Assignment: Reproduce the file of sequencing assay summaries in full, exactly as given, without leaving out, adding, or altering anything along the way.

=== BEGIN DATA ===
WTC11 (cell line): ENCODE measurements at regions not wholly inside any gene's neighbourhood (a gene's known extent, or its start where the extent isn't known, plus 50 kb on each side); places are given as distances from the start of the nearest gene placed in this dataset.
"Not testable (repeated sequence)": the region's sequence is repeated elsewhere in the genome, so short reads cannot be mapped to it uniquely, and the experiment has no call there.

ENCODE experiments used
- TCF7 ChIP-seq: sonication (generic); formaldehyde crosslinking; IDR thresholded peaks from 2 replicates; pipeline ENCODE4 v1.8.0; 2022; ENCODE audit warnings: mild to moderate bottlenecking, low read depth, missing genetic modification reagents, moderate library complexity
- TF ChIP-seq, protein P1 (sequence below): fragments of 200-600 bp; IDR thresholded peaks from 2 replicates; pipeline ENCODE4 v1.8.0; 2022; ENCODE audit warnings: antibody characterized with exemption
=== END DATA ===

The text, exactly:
WTC11 (cell line): ENCODE measurements at regions not wholly inside any gene's neighbourhood (a gene's known extent, or its start where the extent isn't known, plus 50 kb on each side); places are given as distances from the start of the nearest gene placed in this dataset.
"Not testable (repeated sequence)": the region's sequence is repeated elsewhere in the genome, so short reads cannot be mapped to it uniquely, and the experiment has no call there.

ENCODE experiments used
- TCF7 ChIP-seq: sonication (generic); formaldehyde crosslinking; IDR thresholded peaks from 2 replicates; pipeline ENCODE4 v1.8.0; 2022; ENCODE audit warnings: mild to moderate bottlenecking, low read depth, missing genetic modification reagents, moderate library complexity
- TF ChIP-seq, protein P1 (sequence below): fragments of 200-600 bp; IDR thresholded peaks from 2 replicates; pipeline ENCODE4 v1.8.0; 2022; ENCODE audit warnings: antibody characterized with exemption